Wisdom Tooth Tips: Why Do I Need To Remove My Wisdom Teeth

Wisdom tooth, also known as third molars, are typically the last teeth to erupt in the mouth, generally appearing between the late teens and early twenties. Not everyone needs their wisdom teeth removed, as these teeth can often function just like any other molar when they’re properly aligned and healthy.

However, there are several reasons why a dentist might recommend the extraction of wisdom teeth. Let’s explore these reasons, and remember, it’s always best to consult with your dentist or oral surgeon to make an informed decision.

Reasons for Wisdom Tooth Removal

1. Impaction:

This is the most common reason for wisdom tooth extraction. When there’s insufficient space in the jaw to accommodate these new teeth, they can become impacted or trapped in your jawbone or gums, causing discomfort, pain, and potential damage to surrounding teeth.

2. Partial Eruption:

If a wisdom tooth only partially erupts, the opening around the tooth can become a magnet for bacteria that cause infection, leading to pain, swelling, jaw stiffness, and general illness.

3. Incorrect Positioning:

Wisdom teeth that grow in at an awkward angle can cause issues. For example, if the tooth grows at an angle towards the next tooth (second molar), this can make it hard to floss, increasing the risk of decay and gum disease.

4. Cysts or Tumours:

If a wisdom tooth becomes impacted, it can lead to the formation of cysts or, in rare cases, tumours in the jawbone, leading to joint pain that requires treatment.

5. Sinus Issues:

Problems with wisdom teeth can lead to sinus pain, pressure, and congestion.

6. Damage to Other Teeth:

An extra set of molars can push your other teeth around, causing mouth pain and bite problems. In some cases, they can also lead to significant damage to adjacent teeth, including decay and bone loss.

7. Inflammation and Gum Disease:

The location of wisdom teeth can make them hard to clean. In turn, this can lead to inflammation of the gums, characterised by painful, swollen gum tissue. Over time, this can increase the risk of developing gum disease (periodontal disease) in that area.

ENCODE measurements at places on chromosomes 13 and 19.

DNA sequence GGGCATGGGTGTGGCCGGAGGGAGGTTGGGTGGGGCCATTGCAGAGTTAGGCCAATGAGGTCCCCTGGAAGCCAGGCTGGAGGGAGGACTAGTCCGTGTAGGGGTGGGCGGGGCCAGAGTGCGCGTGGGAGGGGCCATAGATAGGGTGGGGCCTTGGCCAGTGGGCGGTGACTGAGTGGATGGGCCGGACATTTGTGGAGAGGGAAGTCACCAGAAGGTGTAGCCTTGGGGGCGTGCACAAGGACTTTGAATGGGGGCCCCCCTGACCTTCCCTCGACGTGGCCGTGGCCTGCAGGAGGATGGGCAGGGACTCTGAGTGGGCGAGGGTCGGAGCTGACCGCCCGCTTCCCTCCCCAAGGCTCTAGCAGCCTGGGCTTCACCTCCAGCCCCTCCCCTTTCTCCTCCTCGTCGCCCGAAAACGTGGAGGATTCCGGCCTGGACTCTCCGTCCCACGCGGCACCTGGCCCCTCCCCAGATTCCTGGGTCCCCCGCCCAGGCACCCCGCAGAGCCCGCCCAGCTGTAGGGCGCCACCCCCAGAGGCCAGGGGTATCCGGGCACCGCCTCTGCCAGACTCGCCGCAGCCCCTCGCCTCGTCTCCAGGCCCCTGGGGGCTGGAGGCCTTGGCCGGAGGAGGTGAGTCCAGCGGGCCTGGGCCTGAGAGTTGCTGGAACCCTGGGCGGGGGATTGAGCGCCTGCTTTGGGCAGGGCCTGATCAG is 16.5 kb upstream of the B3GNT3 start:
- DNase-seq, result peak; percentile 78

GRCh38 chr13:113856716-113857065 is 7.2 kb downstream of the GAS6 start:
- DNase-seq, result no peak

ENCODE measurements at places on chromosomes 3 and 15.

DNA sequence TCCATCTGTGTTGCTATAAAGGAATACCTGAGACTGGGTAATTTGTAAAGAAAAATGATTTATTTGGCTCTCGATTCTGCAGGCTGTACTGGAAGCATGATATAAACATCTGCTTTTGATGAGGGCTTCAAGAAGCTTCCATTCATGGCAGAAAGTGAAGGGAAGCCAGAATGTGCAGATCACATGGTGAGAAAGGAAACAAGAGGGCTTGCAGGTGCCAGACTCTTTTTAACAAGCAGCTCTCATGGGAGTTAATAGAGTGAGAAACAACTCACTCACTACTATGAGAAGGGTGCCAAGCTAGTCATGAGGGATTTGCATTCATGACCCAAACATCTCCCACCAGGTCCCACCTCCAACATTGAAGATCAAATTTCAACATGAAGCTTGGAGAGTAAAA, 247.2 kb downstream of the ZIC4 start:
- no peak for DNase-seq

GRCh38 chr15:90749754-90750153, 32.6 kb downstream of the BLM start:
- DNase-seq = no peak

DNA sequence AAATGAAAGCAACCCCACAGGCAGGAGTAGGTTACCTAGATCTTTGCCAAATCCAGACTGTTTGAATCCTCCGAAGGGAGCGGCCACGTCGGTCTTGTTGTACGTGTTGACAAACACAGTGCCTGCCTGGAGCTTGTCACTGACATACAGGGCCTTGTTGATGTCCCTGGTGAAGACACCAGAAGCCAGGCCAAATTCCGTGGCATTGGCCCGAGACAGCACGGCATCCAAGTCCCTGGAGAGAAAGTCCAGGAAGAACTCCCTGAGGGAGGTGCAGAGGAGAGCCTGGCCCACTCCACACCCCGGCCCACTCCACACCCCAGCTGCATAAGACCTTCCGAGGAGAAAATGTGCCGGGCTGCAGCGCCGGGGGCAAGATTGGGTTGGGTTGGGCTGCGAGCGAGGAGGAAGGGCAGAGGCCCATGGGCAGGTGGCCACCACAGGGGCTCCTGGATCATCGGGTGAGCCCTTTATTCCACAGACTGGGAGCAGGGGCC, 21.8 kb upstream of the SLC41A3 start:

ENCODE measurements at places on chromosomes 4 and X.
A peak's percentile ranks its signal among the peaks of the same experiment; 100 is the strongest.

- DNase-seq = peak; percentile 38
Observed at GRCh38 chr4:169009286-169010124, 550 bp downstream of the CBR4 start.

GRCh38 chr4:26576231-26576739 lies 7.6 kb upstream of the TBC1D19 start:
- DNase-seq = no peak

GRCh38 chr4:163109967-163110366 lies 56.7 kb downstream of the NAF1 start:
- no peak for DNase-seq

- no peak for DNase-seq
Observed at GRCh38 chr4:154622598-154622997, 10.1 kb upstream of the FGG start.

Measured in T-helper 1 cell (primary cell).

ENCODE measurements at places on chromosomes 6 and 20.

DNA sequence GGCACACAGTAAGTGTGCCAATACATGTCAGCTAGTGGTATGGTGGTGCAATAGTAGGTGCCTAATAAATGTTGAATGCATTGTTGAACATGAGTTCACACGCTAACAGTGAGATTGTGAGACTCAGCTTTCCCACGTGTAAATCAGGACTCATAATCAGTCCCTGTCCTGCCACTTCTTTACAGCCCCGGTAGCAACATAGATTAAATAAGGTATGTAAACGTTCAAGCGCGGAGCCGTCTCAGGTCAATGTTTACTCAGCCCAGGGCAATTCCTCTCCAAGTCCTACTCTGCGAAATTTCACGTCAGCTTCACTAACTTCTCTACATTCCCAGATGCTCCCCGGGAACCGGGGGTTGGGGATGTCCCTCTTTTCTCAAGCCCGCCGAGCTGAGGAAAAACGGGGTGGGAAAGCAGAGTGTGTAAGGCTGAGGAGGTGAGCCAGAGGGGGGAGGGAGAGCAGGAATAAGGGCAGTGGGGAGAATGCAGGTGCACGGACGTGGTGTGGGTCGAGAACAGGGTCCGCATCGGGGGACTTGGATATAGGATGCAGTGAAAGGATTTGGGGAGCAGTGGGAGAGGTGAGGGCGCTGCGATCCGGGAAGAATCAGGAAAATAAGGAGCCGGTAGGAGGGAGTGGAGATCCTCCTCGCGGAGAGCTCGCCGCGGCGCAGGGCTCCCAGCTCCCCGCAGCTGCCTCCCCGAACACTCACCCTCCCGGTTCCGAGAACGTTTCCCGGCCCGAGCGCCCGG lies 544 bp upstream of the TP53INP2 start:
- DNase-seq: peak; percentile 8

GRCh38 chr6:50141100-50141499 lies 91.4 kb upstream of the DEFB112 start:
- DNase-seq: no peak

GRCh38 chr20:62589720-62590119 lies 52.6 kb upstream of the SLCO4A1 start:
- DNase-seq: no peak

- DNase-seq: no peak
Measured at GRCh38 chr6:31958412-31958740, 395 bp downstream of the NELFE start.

The Process of Wisdom Tooth Removal

The wisdom tooth removal process varies significantly depending on the position of the tooth and root development. Generally, the procedure involves an incision in the gum tissue to expose the tooth and bone, removal of the bone that blocks access to the tooth root, division of the tooth into sections (if it’s easier to remove in pieces), removal of the tooth, cleaning of the site to remove any debris from the tooth or bone, and finally, stitching the wound closed to promote healing.

Wisdom Tooth Removal Aftercare and Recovery

After the procedure, you might experience some swelling and mild discomfort, which is part of the normal healing process. Cold compresses can help decrease the swelling, and medication can manage the pain. You’ll also be instructed to modify your diet following the procedure – soft foods and liquids are generally best.

In Conclusion

While wisdom tooth don’t always need to be removed, it’s important to monitor them due to the potential issues they can cause. Regular dental visits will allow your dentist to monitor the progress of your wisdom teeth, using X-rays to evaluate their presence and alignment. Remember, early evaluation and treatment typically result in a superior outcome. It’s always best to consult with your dentist or oral surgeon to make the most informed decision about your oral health.

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